One of the reasons elderberry syrup was often recommended by the family practice I’ve worked with is that the anthocynanin pigments fight inflammation, especially in lung tissue during respiratory illnesses.

In a mice studies, anthocyanins from black rice boosted immune system response in leukemia experimental models.

In certain geographical regions where rice is a staple food, there are low incidences of certain chronic diseases due to the high amount of anthocyanins in the local diet. Oryza sativa japonica is a variety of Dongjin rice. This is the parent plant of resveratrol-enriched rice. It’s been reported to have an anti-obesity effect, probably by reducing inflammation but perhaps it has a protective fat cell action, too?

Because of all that blue/red/purple pigments do for us as humans, I am always trying to find tasty ways to consume them. This is my latest delicious recipe for ridiculously red slaw, rich in protective pigments and tasty to the max.

Ridiculously Red Slaw by Berkson


¼ Red Cabbage


Balsamic vinegar


Stevia to taste I use about 1 tsp.



½ medium peeled red beet

Handful of parsley

Handful of dandelion greens or spinach

One red kale leaf de-stemmed

½ tsp. granulated garlic



Grate finely cabbage and beet half

Dice greens

Mix all together


Very high in colorful cancer-fighting pigments, this slaw also helps tamp down fatty infiltrated and/or damaged liver cells. Great in a sandwich as a filling, as a side salad, as health in a small dish next to any other dish, on top of stir-fried veggies and/or any organic grass fed meat, even great on top of fish like halibut or salmon.

Optional: add thinly sliced red onions, pickled onions, or dehydrated onions.

Optional: if you don’t like mayo, you can make this with balsamic vinegar and olive oil.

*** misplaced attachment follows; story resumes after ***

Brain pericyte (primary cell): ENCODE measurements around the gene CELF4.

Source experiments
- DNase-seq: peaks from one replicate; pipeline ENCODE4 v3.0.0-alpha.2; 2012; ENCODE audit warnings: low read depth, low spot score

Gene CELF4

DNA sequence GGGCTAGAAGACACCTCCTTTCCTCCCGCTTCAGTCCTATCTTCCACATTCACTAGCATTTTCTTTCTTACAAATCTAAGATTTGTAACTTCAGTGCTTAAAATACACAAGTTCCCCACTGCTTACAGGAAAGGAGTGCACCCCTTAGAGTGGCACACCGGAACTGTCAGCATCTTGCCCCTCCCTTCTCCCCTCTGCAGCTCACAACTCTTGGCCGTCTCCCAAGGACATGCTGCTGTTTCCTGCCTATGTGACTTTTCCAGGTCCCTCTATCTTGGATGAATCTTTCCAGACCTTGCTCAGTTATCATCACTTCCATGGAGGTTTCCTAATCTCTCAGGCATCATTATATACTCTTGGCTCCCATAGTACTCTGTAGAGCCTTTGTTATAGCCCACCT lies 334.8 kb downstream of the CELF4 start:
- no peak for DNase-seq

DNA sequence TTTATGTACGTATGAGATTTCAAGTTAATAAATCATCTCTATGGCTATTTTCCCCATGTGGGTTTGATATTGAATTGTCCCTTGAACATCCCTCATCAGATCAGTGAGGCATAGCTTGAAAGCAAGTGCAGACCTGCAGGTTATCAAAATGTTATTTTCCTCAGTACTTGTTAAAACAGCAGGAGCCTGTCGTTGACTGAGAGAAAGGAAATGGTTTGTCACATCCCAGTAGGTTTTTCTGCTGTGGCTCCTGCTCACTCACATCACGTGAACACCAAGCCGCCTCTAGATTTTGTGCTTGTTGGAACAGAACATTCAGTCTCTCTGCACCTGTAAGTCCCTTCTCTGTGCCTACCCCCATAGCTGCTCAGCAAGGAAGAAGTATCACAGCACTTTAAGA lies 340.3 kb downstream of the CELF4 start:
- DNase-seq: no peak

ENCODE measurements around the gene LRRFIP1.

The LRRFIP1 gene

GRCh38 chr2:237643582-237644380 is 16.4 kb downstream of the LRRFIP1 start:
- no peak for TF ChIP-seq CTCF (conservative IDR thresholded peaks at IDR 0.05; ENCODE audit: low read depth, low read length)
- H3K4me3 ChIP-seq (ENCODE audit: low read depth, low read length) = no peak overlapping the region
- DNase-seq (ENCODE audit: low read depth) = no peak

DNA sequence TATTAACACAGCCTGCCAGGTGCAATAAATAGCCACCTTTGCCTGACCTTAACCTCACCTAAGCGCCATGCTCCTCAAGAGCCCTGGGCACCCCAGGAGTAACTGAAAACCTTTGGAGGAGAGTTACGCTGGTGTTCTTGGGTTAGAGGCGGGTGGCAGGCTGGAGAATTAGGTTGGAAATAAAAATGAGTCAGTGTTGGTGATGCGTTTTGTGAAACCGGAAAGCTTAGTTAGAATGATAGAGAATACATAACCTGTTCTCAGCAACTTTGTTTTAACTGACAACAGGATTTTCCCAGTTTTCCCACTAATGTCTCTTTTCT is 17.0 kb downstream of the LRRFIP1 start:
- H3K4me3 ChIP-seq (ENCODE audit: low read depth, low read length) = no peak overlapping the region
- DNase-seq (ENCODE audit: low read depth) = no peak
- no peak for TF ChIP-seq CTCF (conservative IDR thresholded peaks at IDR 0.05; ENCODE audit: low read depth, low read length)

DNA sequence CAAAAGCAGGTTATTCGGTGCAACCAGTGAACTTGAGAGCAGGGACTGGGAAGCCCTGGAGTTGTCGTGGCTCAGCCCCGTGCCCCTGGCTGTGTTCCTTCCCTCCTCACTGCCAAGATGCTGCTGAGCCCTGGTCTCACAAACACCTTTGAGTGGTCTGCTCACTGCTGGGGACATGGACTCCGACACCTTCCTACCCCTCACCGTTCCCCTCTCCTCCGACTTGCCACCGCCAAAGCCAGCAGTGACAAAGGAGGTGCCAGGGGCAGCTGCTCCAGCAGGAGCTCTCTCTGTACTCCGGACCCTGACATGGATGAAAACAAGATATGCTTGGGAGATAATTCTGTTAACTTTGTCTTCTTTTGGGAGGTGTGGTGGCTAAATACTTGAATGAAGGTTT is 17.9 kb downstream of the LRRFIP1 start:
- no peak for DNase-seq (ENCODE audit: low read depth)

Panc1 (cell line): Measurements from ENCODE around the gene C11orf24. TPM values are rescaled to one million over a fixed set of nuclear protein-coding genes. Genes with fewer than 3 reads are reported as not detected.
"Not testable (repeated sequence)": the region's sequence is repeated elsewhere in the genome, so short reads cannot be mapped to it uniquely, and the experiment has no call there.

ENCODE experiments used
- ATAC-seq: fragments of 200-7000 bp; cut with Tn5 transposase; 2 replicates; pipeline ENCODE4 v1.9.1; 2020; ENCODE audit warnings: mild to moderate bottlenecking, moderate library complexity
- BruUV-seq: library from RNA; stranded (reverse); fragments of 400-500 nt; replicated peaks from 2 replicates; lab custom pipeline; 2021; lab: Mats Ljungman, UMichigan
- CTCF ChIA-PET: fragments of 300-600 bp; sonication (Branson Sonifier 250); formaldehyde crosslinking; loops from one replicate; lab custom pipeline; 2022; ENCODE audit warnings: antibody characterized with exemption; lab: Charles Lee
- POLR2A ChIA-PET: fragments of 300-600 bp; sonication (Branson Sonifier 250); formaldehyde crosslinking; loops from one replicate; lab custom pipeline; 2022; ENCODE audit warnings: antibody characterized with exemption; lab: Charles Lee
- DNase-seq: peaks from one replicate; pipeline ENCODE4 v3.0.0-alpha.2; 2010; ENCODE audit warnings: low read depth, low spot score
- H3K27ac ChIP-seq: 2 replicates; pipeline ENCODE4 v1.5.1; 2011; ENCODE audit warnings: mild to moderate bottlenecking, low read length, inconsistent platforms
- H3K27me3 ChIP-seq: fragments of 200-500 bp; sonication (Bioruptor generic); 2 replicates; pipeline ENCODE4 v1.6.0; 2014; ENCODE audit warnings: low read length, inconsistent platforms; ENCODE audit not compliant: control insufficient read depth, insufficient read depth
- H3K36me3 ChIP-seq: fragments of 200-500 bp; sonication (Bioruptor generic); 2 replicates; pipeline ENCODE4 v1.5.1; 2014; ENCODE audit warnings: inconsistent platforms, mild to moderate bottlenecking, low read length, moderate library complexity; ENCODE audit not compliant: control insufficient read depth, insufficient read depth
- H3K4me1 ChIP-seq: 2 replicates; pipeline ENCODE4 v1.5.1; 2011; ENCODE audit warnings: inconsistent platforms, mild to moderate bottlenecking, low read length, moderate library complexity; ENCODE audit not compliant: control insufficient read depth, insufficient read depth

Optional: take this to another anthocyanin pigment level. Make black rice (also very high in blue anthocyanin pigment) and serve this very red slaw on top of a serving of black rice with oil, garlic, and salt to taste.

Keeps in fridge for two days to enjoy in a variety of ways.


  • Bioavailability of anthocyanins. Drug Metab Rev. 2014 Nov;46(4):508-20. doi: 10.3109/03602532.2014.978080. Epub 2014 Oct 27.
  • Anthocyanins are efficiently absorbed from the small intestine in rats. J Nutr. 2004 Sep;134(9):2275-9.
  • Anthocyanins are efficiently absorbed from the stomach in anesthetized rats. J Nutr. 2003 Dec;133(12):4178-82.
  • Bioavailability and tissue distribution of anthocyanins in bilberry (Vaccinium myrtillus L.) extract in rats. J Agric Food Chem. 2006 Sep 6;54(18):6578-87.
  • Phenolic acids, anthocyanins, proanthocyanidins, antioxidant activity, minerals and their correlations in non-pigmented, red, and black rice. Food Chem. 2018 Jan 15;239:733-741.
  • Recent advances on bioactivities of black rice. Curr Opin Clin Nutr Metab Care. 2017 Aug 30.
  • Anti-metastasis activity of black rice anthocyanins against breast cancer: analyses using an ErbB2 positive breast cancer cell line and tumoral xenograft model. Asian Pac J Cancer Prev. 2014;15(15):6219-25.

·      Anthocyanins in black rice, soybean and purple corn increase fecal butyric acid and prevent liver inflammation in high fat diet-induced obese mice. Food Funct. 2017 Aug 9.

  • Anthocyanins from black rice (Oryza sativa) promote immune responses in leukemia through enhancing phagocytosis of macrophages in vivo. Exp Ther Med. 2017 Jul;14(1):59-64. doi: 10.3892/etm.2017.4467. Epub 2017 May 17.
  • Phenolic acids, flavonoids, anthocyanins, proanthocyanidins, tocopherols,  tocotrienols, γ-oryzanol, and phytic acid. Food Sci Nutr. 2014;2:75–104.